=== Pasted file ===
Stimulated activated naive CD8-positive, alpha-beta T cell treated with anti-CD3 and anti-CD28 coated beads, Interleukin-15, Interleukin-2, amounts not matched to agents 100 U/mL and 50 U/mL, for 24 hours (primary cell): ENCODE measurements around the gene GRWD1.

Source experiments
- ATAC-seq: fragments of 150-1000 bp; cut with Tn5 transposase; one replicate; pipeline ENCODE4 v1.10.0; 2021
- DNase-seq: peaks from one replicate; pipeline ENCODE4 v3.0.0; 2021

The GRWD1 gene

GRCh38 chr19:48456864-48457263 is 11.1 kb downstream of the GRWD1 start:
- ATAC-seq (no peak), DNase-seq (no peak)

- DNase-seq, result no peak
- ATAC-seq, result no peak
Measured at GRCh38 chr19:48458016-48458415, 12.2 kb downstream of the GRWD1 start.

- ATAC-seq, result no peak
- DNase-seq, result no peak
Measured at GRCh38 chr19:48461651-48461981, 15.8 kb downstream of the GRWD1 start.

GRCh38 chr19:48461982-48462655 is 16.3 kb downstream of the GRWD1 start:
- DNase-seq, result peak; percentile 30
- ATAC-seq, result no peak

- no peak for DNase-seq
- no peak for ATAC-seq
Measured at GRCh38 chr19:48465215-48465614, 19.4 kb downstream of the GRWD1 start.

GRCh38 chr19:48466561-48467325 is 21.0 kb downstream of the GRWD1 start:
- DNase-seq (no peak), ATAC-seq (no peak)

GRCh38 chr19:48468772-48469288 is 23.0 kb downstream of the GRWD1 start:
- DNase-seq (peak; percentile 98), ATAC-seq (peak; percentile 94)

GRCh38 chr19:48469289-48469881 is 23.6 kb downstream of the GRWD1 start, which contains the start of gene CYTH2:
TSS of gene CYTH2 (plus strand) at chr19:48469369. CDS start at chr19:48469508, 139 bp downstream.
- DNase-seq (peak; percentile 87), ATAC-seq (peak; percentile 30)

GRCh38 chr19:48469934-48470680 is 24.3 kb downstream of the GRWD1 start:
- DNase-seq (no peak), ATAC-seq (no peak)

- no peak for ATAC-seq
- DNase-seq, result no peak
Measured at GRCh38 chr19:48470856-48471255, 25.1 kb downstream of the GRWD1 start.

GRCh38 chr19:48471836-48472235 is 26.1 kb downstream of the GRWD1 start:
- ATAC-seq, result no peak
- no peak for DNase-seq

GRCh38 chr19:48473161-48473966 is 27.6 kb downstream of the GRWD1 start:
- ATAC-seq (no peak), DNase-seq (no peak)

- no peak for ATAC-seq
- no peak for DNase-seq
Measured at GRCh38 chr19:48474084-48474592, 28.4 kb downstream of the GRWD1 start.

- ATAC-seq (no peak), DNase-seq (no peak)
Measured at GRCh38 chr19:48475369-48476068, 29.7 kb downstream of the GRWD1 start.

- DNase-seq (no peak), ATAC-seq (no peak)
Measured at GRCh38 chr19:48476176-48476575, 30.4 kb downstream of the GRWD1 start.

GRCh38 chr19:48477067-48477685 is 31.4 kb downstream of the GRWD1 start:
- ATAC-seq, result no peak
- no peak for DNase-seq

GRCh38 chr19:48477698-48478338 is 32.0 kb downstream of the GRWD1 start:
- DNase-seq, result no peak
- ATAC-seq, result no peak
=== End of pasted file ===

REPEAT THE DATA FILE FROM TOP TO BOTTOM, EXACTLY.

Stimulated activated naive CD8-positive, alpha-beta T cell treated with anti-CD3 and anti-CD28 coated beads, Interleukin-15, Interleukin-2, amounts not matched to agents 100 U/mL and 50 U/mL, for 24 hours (primary cell): ENCODE measurements around the gene GRWD1.

Source experiments
- ATAC-seq: fragments of 150-1000 bp; cut with Tn5 transposase; one replicate; pipeline ENCODE4 v1.10.0; 2021
- DNase-seq: peaks from one replicate; pipeline ENCODE4 v3.0.0; 2021

The GRWD1 gene

GRCh38 chr19:48456864-48457263 is 11.1 kb downstream of the GRWD1 start:
- ATAC-seq (no peak), DNase-seq (no peak)

- DNase-seq, result no peak
- ATAC-seq, result no peak
Measured at GRCh38 chr19:48458016-48458415, 12.2 kb downstream of the GRWD1 start.

- ATAC-seq, result no peak
- DNase-seq, result no peak
Measured at GRCh38 chr19:48461651-48461981, 15.8 kb downstream of the GRWD1 start.

GRCh38 chr19:48461982-48462655 is 16.3 kb downstream of the GRWD1 start:
- DNase-seq, result peak; percentile 30
- ATAC-seq, result no peak

- no peak for DNase-seq
- no peak for ATAC-seq
Measured at GRCh38 chr19:48465215-48465614, 19.4 kb downstream of the GRWD1 start.

GRCh38 chr19:48466561-48467325 is 21.0 kb downstream of the GRWD1 start:
- DNase-seq (no peak), ATAC-seq (no peak)

GRCh38 chr19:48468772-48469288 is 23.0 kb downstream of the GRWD1 start:
- DNase-seq (peak; percentile 98), ATAC-seq (peak; percentile 94)

GRCh38 chr19:48469289-48469881 is 23.6 kb downstream of the GRWD1 start, which contains the start of gene CYTH2:
TSS of gene CYTH2 (plus strand) at chr19:48469369. CDS start at chr19:48469508, 139 bp downstream.
- DNase-seq (peak; percentile 87), ATAC-seq (peak; percentile 30)

GRCh38 chr19:48469934-48470680 is 24.3 kb downstream of the GRWD1 start:
- DNase-seq (no peak), ATAC-seq (no peak)

- no peak for ATAC-seq
- DNase-seq, result no peak
Measured at GRCh38 chr19:48470856-48471255, 25.1 kb downstream of the GRWD1 start.

GRCh38 chr19:48471836-48472235 is 26.1 kb downstream of the GRWD1 start:
- ATAC-seq, result no peak
- no peak for DNase-seq

GRCh38 chr19:48473161-48473966 is 27.6 kb downstream of the GRWD1 start:
- ATAC-seq (no peak), DNase-seq (no peak)

- no peak for ATAC-seq
- no peak for DNase-seq
Measured at GRCh38 chr19:48474084-48474592, 28.4 kb downstream of the GRWD1 start.

- ATAC-seq (no peak), DNase-seq (no peak)
Measured at GRCh38 chr19:48475369-48476068, 29.7 kb downstream of the GRWD1 start.

- DNase-seq (no peak), ATAC-seq (no peak)
Measured at GRCh38 chr19:48476176-48476575, 30.4 kb downstream of the GRWD1 start.

GRCh38 chr19:48477067-48477685 is 31.4 kb downstream of the GRWD1 start:
- ATAC-seq, result no peak
- no peak for DNase-seq

GRCh38 chr19:48477698-48478338 is 32.0 kb downstream of the GRWD1 start:
- DNase-seq, result no peak
- ATAC-seq, result no peak